Jablonski Enterprises, LTD v. Nye County et al

Filing 105

REPORT AND RECOMMENDATION that 75 Defendants' Motion for Attorney's Fees be granted, in part, and denied, in part. Objections to R&R due by 9/13/2017. Signed by Magistrate Judge George Foley, Jr on 8/30/17. (Copies have been distributed pursuant to the NEF - MMM)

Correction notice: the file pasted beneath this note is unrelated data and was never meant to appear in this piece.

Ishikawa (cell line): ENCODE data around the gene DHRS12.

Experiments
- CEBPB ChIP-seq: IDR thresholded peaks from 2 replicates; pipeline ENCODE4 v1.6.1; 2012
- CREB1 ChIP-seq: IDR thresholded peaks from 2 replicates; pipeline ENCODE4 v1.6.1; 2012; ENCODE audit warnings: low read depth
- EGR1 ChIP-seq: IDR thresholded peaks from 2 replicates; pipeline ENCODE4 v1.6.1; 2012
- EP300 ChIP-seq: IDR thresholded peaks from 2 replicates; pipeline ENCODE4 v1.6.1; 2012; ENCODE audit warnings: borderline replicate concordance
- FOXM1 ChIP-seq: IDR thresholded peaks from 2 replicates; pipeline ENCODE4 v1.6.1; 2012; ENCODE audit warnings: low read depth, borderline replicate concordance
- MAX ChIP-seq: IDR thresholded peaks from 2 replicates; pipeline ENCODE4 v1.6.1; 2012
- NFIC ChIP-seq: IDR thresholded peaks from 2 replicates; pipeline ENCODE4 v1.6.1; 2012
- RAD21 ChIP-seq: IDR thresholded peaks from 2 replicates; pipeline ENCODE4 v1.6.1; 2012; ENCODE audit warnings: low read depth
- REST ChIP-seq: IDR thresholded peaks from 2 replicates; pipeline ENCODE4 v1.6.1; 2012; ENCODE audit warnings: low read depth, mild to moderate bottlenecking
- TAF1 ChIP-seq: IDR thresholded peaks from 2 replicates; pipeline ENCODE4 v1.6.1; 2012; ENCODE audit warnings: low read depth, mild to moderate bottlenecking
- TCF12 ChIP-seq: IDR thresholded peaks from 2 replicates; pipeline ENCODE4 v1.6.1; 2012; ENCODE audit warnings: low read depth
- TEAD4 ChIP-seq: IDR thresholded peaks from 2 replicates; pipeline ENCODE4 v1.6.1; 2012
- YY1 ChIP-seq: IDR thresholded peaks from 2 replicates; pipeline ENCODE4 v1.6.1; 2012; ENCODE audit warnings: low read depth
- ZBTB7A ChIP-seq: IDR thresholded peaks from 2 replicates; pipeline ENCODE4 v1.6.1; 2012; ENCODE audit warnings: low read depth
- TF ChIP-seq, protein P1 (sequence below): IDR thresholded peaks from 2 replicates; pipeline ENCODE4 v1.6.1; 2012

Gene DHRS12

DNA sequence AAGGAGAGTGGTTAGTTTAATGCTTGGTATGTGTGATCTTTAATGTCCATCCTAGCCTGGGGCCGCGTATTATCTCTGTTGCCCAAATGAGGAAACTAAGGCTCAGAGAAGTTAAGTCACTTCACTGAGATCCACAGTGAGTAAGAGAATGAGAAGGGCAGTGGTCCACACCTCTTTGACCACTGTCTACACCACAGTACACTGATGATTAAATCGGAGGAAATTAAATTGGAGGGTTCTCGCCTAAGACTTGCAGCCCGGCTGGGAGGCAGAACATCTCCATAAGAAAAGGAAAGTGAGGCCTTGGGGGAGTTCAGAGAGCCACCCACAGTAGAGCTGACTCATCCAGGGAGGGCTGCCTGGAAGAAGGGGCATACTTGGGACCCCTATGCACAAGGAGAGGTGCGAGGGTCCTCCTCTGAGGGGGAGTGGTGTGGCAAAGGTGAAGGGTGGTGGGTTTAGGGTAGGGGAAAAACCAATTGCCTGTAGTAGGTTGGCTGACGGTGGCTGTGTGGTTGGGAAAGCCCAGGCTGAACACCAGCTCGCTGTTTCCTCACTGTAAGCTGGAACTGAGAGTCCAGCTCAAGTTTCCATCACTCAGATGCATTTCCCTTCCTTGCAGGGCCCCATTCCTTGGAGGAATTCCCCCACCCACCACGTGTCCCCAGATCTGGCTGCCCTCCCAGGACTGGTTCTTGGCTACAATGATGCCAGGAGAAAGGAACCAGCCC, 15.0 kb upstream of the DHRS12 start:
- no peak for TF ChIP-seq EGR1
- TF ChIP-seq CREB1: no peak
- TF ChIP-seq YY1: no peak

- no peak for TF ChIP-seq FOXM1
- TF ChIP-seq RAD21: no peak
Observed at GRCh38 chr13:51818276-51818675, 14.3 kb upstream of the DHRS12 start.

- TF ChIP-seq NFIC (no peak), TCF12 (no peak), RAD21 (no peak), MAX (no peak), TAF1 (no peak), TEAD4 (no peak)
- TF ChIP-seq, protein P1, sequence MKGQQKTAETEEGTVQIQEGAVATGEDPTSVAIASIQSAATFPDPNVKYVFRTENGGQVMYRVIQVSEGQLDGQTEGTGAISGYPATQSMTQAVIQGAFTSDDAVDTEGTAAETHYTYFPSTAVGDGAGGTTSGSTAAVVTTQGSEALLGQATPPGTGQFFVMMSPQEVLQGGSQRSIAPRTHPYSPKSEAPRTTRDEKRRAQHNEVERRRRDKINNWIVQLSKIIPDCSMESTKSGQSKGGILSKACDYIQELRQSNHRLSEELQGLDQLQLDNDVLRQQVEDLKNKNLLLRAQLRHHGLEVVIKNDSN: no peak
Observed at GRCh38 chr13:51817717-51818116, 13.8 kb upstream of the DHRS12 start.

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1 2 3 4 5 UNITED STATES DISTRICT COURT 6 DISTRICT OF NEVADA 7 8 9 10 11 12 JABLONSKI ENTERPRISES, LTD., ) ) Plaintiff, ) ) vs. ) ) NYE COUNTY, et al., ) ) Defendants. ) __________________________________________) Case No. 2:15-cv-02296-GMN-GWF FINDINGS AND RECOMMENDATION 13 14 This matter is before the Court on Defendants Nye County, Sheree Stringer, Debbie Orrick, 15 Brian Kunzi, and Marla Zlotek’s Motion for Attorney’s Fees (ECF No. 75), filed on February 21, 16 2017. Plaintiff filed its omnibus Response (ECF No. 88) on March 10, 2017. Defendants filed their 17 Reply (ECF No. 91) on March 17, 2017. On July 27, 2017, the Court instructed the parties to file 18 supplements to their motions attaching any state court award of attorney’s fees and costs. See ECF 19 No. 96. Plaintiff filed its Supplement (ECF No. 98) on July 28, 2017. Defendants filed their 20 Supplement (ECF No. 101) on August 8, 2017. 21 BACKGROUND 22 This case arises from the disputed ownership of a parcel of real property in Nye County, 23 Nevada, known as parcel number APN-106-06. Plaintiff alleges he was the titled legal owner of the 24 property and that Defendants conspired to transfer the title of the property without consulting 25 Plaintiff. See ECF No. 1. Plaintiff filed his Complaint (ECF No. 1) on December 4, 2015, and 26 subsequently, filed an identical Complaint in the Fifth Judicial District Court, Nye County, Nevada, 27 alleging the following: (1) violation of civil rights; (2) forgery of conveyance; (3) uttering a forged 28 instrument; (4) conversion; (5) civil conspiracy; (6) civil racketeering; and (7) respondeat superior. 1 Defendants filed special Motions to Dismiss pursuant to Nevada’s anti-Strategic Lawsuits Against 2 Public Participation (“SLAPP”) statute, NRS § 41.650, et seq. ECF No. 51. 3 In May 2016, the Fifth Judicial District Court dismissed Plaintiff’s claims with 4 prejudice. On May 4, 2016, Plaintiff voluntarily dismissed Defendants Nye County, Stringer, Orrick, 5 Kunzi, and Zlotek from the state court case. On September 29, 2016, Defendants Brust, Lithium 6 Corporation, Summa, LLC, Henry Tonking, Greg Ekins, and GIS Land Services filed Supplements to 7 their motions to dismiss attaching the state court order dismissing Plaintiff’s claims with prejudice, 8 and requested that the Court take judicial notice of the fact that identical claims were dismissed in 9 another court. See ECF Nos. 60, 61, 62. On February 7, 2017, the Court granted Defendants’ special 10 Motion to Dismiss, entered judgment, and dismissed Plaintiff’s claims with prejudice as being barred 11 by the doctrine of res judicata. ECF Nos. 67, 68. 12 Defendants argue that NRS 41.670(1) provides that the Court shall award reasonable 13 attorney’s fees and costs upon the grant of a special motion to dismiss under NRS § 41.660. See 14 Motion for Attorney’s Fees (ECF No. 75), pg. 8. Plaintiff argues that Defendants were dismissed 15 from the state court proceedings and Plaintiff’s claims in this court were dismissed based on res 16 judicata and, therefore, Defendants are not entitled to an award of attorney’s fees under NRS § 17 41.670. Response (ECF No. 88), pg. 3. 18 DISCUSSION 19 A. 20 In an action involving state law claims, district courts apply the law of the forum state to Application for Attorney’s Fees 21 determine whether a party is entitled to attorneys’ fees, unless it conflicts with a valid federal statute 22 or procedural rule. Jiangmen Kinwai Furniture Decoration Co. Ltd v. Int'l Mkt. Centers, Inc., 2016 23 WL 6637699, at *2 (D. Nev. Nov. 8, 2016) (citing MRO Commc'ns, Inc. v. Am. Tel. & Tel. Co., 197 24 F.3d 1276, 1282 (9th Cir. 1999)). Under Nevada law, attorney’s fees are available only when 25 “authorized by rule, statute, or contract.” Flamingo Realty, Inc. v. M idwest Dev., Inc., 879 P.2d 69, 26 73(Nev. 1994); Nev. Rev. Stat. § 18.010. 27 ... 28 ... 2 1 N.R.S. § 41.670 states as follows: 2 3 If the court grants a special motion to dismiss filed pursuant to NRS 41.660: (a) The court shall award reasonable costs and attorney's fees to the person against whom the action was brought. . . 4 Nev. Rev. Stat. Ann. § 41.670(1)(a). 5 In Rebel Communications, LLC v. Virgin Valley Water Dist., No. 2:10-CV-0513-LRH-GWF, 6 2012 WL 5839048, (D. Nev. Nov. 16, 2012), the Court granted the defendant’s renewed special 7 motion to dismiss and found that the defendants were entitled to reasonable attorney’s fees under 8 Nevada’s Anti-SLAPP statute. The Court, however, found that in the circumstances of the case, the 9 scope of work for an award of attorneys’ fees should be specifically limited to work respecting the 10 renewed special motion to dismiss and related discovery. Id. at *1. The Court found that the 11 defendant’s first special motion to dismiss was not granted within the meaning of Nevada’s Anti- 12 SLAPP statute because it was granted on other grounds. Id. 13 On February 6, 2017, the Court granted Defendants’ Motions to Dismiss, found that 14 Plaintiff’s claims were barred by the doctrines of res judicata and claim preclusion, and dismissed 15 Plaintiff’s complaint with prejudice. See ECF No. 67. The claims in the state action are all derived 16 from the same set of facts, the same documents, and the same state proceedings as the instant action. 17 Id. at pg. 5. Because the Court found that the final judgment in the state action was a valid decision 18 on the merits, Defendant’s special motions to dismiss were granted within the meaning of Nevada’s 19 Anti-SLAPP statute. The Court, therefore, finds that Defendants are entitled to reasonable attorney’s 20 fees pursuant to N.R.S. § 41.670(1). An award of attorney’s fees should, however, be limited to work 21 performed regarding the issues of res judicata and claim preclusion as well as issues related to federal 22 law. 23 The Supreme Court has held that reasonable attorney fees must “be calculated according to 24 the prevailing market rates in the relevant community,” considering the fees charged by “lawyers of 25 reasonably comparable skill, experience, and reputation.” Blum v. Stenson, 465 U.S. 886, 895-96 n. 26 11, 104 S.Ct. 1541 (1984). Courts typically use a two-step process when determining fee awards. 27 Fischer v. SJB-P.D. Inc., 214 F.3d 1115, 1119 (9th Cir. 2000). First, the Court must calculate the 28 lodestar amount “by taking the number of hours reasonably expended on the litigation and 3 1 multiplying it by a reasonable hourly rate.” Id. Furthermore, other factors should be taken into 2 consideration such as special skill, experience of counsel, and the results obtained. Morales v. City of 3 San Rafael, 96 F.3d 359, 364 n. 9 (9th Cir. 1996). “The party seeking an award of fees should submit 4 evidence supporting the hours worked and rates claimed . . . [w]here the documentation of hours is 5 inadequate, the district court may reduce the award accordingly.” Hensley v. Eckerhart, 461 U.S. 6 424, 433 (1983). Second, the Court “may adjust the lodestar, [only on rare and exceptional 7 occasions], upward or downward using a multiplier based on factors not subsumed in the initial 8 calculation of the lodestar.” Van Gerwen v. Guarantee Mut. Life Co., 214 F.3d 1041, 1045 (9th Cir. 9 2000). 10 Defendants seek $15,675 in attorney’s fees based on 95 hours of work performed by Chad 11 Clement, Esq., Craig Anderson, Esq., and Christian Balducci, Esq. at an hourly rate of $165.00, 12 $1,044.91 in costs, and sanctions in the amount of $10,000 for each Defendant. Plaintiffs voluntarily 13 dismissed Defendants from the state court matter and Defendants did not file an application for 14 attorney’s fees in the state court proceedings. See ECF No. 101. Although Defendants were 15 voluntarily dismissed, they filed special motions to dismiss in the state court proceedings. After 16 reviewing Defendants’ counsel’s affidavits and itemized billing records, the Court finds that 95 hours 17 in attorney labor should be reduced to 17.5 hours. The awarded hours represent work performed on 18 Defendants’ special motions to dismiss and research regarding federal law. The Court further 19 reduced the awarded hours to a reasonable amount based upon the similarity and duplication of work 20 performed in the state proceedings. Court finds that 17.5 hours in attorney labor to conduct research 21 and draft the special motions to dismiss is reasonable. As a result, the Court will award Defendants 22 reasonable attorney’s fees in the amount of $2,887.50. 23 B. 24 Defendants also request sanctions in the amount of $10,000 for each Defendant pursuant to 25 N.R.S. § 41.670 on the grounds that Plaintiff’s action is frivolous. Under NRS 41.670, “the Court 26 may award, in addition to reasonable costs and attorney’s fees. . ., an amount of up to $10,000 to the 27 person against whom the action was brought.” Nev. Rev. Stat. 41.670(b). “A complaint, containing 28 as it does both factual allegations and legal conclusions, is frivolous where it lacks an arguable basis Request for Sanctions 4 1 either in law or in fact.” Neitzke v. Williams, 490 U.S. 319, 325, 109 S. Ct. 1827, 1831–32 (1989). 2 The Court dismissed this action on the grounds of res judicata. It did not find Plaintiff’s claims to be 3 frivolous. Defendants have not set forth a sufficient basis to warrant an award of $10,000 to each 4 Defendant under N.R.S. § 41.670. The Court, therefore, denies Defendants’ request for sanctions. 5 Accordingly, 6 7 RECOMMENDATION IT IS HEREBY RECOMMENDED that Defendants’ Motion for Attorney’s Fees (ECF No. 8 75) be granted, in part, and denied, in part. Plaintiff shall pay the total sum of $2,887.50 and is 9 ordered to make the payment to Defendants by October 2, 2017. It is further recommended that 10 11 Defendants’ request for sanctions be denied. NOTICE 12 Pursuant to Local Rule IB 3-2, any objection to this Finding and Recommendation must be in 13 writing and filed with the Clerk of the Court within fourteen (14) days. The Supreme Court has held 14 that the courts of appeal may determine that an appeal has been waived due to the failure to file 15 objections within the specified time. Thomas v. Arn, 474 U.S. 140, 142 (1985). This circuit has also 16 held that (1) failure to file objections within the specified time and (2) failure to properly address and 17 brief the objectionable issues waives the right to appeal the District Court’s order and/or appeal 18 factual issues from the order of the District Court. Martinez v. Ylst, 951 F.2d 1153, 1157 (9th Cir. 19 1991); Britt v. Simi Valley United Sch. Dist., 708 F.2d 452, 454 (9th Cir. 1983). 20 DATED this 30th day of August, 2017. 21 22 23 ______________________________________ GEORGE FOLEY, JR. United States Magistrate Judge 24 25 26 27 28 5